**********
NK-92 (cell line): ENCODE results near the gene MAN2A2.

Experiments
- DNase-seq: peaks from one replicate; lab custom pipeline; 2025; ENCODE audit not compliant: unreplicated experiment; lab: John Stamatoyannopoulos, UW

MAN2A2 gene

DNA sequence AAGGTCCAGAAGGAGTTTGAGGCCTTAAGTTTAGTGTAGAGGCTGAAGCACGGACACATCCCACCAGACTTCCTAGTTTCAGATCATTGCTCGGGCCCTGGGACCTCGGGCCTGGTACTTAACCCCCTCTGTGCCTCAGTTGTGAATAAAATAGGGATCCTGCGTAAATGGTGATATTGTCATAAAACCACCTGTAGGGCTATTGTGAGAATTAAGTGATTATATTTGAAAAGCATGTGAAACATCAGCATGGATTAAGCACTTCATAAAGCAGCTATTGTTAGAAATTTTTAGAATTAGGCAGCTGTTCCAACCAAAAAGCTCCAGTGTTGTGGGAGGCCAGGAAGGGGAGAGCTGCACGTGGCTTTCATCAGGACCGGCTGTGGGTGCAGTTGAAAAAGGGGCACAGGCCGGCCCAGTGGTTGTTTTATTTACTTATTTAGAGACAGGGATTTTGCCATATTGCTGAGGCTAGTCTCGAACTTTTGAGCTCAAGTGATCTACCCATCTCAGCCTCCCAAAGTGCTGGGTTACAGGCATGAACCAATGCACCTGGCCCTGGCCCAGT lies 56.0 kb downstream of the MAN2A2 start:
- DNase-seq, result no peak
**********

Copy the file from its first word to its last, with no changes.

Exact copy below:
NK-92 (cell line): ENCODE results near the gene MAN2A2.

Experiments
- DNase-seq: peaks from one replicate; lab custom pipeline; 2025; ENCODE audit not compliant: unreplicated experiment; lab: John Stamatoyannopoulos, UW

MAN2A2 gene

DNA sequence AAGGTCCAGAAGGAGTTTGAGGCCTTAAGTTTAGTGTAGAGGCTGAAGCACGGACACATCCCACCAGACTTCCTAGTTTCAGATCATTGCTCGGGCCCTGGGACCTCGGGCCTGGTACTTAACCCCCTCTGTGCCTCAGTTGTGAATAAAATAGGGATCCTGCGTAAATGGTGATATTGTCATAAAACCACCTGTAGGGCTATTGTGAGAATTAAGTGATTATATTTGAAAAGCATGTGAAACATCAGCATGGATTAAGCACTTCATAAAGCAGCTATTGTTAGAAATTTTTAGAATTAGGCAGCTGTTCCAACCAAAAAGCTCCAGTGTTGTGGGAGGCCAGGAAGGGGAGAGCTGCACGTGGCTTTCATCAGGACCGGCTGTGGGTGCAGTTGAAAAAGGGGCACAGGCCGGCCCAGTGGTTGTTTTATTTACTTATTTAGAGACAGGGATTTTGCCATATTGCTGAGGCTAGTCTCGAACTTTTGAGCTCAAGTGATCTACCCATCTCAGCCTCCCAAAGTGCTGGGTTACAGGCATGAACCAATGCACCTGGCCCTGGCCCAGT lies 56.0 kb downstream of the MAN2A2 start:
- DNase-seq, result no peak